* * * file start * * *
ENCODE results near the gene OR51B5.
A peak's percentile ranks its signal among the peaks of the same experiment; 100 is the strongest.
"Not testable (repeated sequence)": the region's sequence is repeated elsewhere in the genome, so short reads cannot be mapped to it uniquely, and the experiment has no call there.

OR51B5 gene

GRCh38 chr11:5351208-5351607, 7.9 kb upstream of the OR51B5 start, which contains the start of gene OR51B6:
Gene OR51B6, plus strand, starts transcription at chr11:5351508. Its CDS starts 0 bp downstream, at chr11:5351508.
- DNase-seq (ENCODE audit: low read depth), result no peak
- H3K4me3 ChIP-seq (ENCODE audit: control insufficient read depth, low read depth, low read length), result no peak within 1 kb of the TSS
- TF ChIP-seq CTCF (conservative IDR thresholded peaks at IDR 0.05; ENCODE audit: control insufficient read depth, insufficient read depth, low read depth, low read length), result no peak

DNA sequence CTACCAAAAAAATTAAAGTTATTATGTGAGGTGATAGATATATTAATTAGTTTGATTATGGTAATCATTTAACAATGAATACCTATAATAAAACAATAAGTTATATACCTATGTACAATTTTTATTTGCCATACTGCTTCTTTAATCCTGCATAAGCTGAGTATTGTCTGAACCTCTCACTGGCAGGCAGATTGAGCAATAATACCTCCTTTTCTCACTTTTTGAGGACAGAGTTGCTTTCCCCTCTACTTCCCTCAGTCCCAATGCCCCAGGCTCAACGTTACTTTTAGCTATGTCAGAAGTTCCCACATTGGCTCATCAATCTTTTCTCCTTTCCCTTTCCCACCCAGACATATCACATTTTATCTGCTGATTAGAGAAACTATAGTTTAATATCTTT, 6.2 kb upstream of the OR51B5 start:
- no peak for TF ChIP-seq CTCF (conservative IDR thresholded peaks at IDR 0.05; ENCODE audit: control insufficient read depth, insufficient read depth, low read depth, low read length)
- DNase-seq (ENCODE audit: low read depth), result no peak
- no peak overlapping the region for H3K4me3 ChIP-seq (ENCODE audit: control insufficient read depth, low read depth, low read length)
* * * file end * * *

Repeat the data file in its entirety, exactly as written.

ENCODE results near the gene OR51B5.
A peak's percentile ranks its signal among the peaks of the same experiment; 100 is the strongest.
"Not testable (repeated sequence)": the region's sequence is repeated elsewhere in the genome, so short reads cannot be mapped to it uniquely, and the experiment has no call there.

OR51B5 gene

GRCh38 chr11:5351208-5351607, 7.9 kb upstream of the OR51B5 start, which contains the start of gene OR51B6:
Gene OR51B6, plus strand, starts transcription at chr11:5351508. Its CDS starts 0 bp downstream, at chr11:5351508.
- DNase-seq (ENCODE audit: low read depth), result no peak
- H3K4me3 ChIP-seq (ENCODE audit: control insufficient read depth, low read depth, low read length), result no peak within 1 kb of the TSS
- TF ChIP-seq CTCF (conservative IDR thresholded peaks at IDR 0.05; ENCODE audit: control insufficient read depth, insufficient read depth, low read depth, low read length), result no peak

DNA sequence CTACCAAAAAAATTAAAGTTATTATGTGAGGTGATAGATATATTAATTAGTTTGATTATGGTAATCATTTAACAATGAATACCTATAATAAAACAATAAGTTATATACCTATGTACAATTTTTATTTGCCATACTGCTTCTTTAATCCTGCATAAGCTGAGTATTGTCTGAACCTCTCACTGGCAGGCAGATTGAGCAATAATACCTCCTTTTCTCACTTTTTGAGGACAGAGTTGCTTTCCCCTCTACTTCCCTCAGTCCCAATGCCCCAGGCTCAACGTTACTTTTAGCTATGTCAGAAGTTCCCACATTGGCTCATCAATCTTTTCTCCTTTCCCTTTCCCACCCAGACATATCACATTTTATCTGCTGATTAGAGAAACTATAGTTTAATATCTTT, 6.2 kb upstream of the OR51B5 start:
- no peak for TF ChIP-seq CTCF (conservative IDR thresholded peaks at IDR 0.05; ENCODE audit: control insufficient read depth, insufficient read depth, low read depth, low read length)
- DNase-seq (ENCODE audit: low read depth), result no peak
- no peak overlapping the region for H3K4me3 ChIP-seq (ENCODE audit: control insufficient read depth, low read depth, low read length)